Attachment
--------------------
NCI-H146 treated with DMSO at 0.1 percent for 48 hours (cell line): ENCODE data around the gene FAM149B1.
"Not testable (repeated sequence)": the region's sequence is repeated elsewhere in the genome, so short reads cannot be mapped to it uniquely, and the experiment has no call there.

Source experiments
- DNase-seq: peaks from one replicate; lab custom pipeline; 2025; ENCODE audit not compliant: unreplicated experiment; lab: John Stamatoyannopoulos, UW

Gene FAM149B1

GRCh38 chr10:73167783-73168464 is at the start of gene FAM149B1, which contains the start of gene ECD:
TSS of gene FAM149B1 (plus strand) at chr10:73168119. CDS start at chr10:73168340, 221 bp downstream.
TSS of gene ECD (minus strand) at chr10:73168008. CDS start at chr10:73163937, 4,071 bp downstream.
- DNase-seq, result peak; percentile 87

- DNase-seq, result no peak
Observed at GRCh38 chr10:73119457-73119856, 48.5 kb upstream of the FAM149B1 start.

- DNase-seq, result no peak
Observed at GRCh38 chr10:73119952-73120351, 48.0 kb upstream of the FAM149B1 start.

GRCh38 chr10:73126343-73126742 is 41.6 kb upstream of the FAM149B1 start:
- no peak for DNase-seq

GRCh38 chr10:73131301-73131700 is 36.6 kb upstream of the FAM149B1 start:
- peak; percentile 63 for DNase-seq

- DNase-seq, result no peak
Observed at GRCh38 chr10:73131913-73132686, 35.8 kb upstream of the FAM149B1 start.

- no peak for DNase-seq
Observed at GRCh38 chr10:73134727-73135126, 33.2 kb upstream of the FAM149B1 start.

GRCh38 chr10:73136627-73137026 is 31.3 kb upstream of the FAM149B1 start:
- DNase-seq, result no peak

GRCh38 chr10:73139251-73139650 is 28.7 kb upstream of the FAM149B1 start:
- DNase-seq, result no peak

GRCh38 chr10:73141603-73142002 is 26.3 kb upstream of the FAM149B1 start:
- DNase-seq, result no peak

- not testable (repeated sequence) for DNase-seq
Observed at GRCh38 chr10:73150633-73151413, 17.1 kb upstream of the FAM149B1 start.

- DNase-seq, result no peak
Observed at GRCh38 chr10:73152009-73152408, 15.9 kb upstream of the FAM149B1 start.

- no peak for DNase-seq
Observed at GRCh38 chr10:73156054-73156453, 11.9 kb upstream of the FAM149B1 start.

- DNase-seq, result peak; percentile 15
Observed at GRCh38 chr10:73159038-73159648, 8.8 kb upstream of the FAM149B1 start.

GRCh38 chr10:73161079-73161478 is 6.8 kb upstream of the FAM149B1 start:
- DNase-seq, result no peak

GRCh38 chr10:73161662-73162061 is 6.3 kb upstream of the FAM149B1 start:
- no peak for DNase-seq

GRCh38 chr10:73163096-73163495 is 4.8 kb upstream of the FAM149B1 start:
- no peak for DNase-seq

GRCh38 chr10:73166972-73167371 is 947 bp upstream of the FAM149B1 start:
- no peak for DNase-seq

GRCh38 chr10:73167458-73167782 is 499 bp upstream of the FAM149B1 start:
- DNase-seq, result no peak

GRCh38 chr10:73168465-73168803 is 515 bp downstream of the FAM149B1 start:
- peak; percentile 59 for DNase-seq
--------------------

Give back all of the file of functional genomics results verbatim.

NCI-H146 treated with DMSO at 0.1 percent for 48 hours (cell line): ENCODE data around the gene FAM149B1.
"Not testable (repeated sequence)": the region's sequence is repeated elsewhere in the genome, so short reads cannot be mapped to it uniquely, and the experiment has no call there.

Source experiments
- DNase-seq: peaks from one replicate; lab custom pipeline; 2025; ENCODE audit not compliant: unreplicated experiment; lab: John Stamatoyannopoulos, UW

Gene FAM149B1

GRCh38 chr10:73167783-73168464 is at the start of gene FAM149B1, which contains the start of gene ECD:
TSS of gene FAM149B1 (plus strand) at chr10:73168119. CDS start at chr10:73168340, 221 bp downstream.
TSS of gene ECD (minus strand) at chr10:73168008. CDS start at chr10:73163937, 4,071 bp downstream.
- DNase-seq, result peak; percentile 87

- DNase-seq, result no peak
Observed at GRCh38 chr10:73119457-73119856, 48.5 kb upstream of the FAM149B1 start.

- DNase-seq, result no peak
Observed at GRCh38 chr10:73119952-73120351, 48.0 kb upstream of the FAM149B1 start.

GRCh38 chr10:73126343-73126742 is 41.6 kb upstream of the FAM149B1 start:
- no peak for DNase-seq

GRCh38 chr10:73131301-73131700 is 36.6 kb upstream of the FAM149B1 start:
- peak; percentile 63 for DNase-seq

- DNase-seq, result no peak
Observed at GRCh38 chr10:73131913-73132686, 35.8 kb upstream of the FAM149B1 start.

- no peak for DNase-seq
Observed at GRCh38 chr10:73134727-73135126, 33.2 kb upstream of the FAM149B1 start.

GRCh38 chr10:73136627-73137026 is 31.3 kb upstream of the FAM149B1 start:
- DNase-seq, result no peak

GRCh38 chr10:73139251-73139650 is 28.7 kb upstream of the FAM149B1 start:
- DNase-seq, result no peak

GRCh38 chr10:73141603-73142002 is 26.3 kb upstream of the FAM149B1 start:
- DNase-seq, result no peak

- not testable (repeated sequence) for DNase-seq
Observed at GRCh38 chr10:73150633-73151413, 17.1 kb upstream of the FAM149B1 start.

- DNase-seq, result no peak
Observed at GRCh38 chr10:73152009-73152408, 15.9 kb upstream of the FAM149B1 start.

- no peak for DNase-seq
Observed at GRCh38 chr10:73156054-73156453, 11.9 kb upstream of the FAM149B1 start.

- DNase-seq, result peak; percentile 15
Observed at GRCh38 chr10:73159038-73159648, 8.8 kb upstream of the FAM149B1 start.

GRCh38 chr10:73161079-73161478 is 6.8 kb upstream of the FAM149B1 start:
- DNase-seq, result no peak

GRCh38 chr10:73161662-73162061 is 6.3 kb upstream of the FAM149B1 start:
- no peak for DNase-seq

GRCh38 chr10:73163096-73163495 is 4.8 kb upstream of the FAM149B1 start:
- no peak for DNase-seq

GRCh38 chr10:73166972-73167371 is 947 bp upstream of the FAM149B1 start:
- no peak for DNase-seq

GRCh38 chr10:73167458-73167782 is 499 bp upstream of the FAM149B1 start:
- DNase-seq, result no peak

GRCh38 chr10:73168465-73168803 is 515 bp downstream of the FAM149B1 start:
- peak; percentile 59 for DNase-seq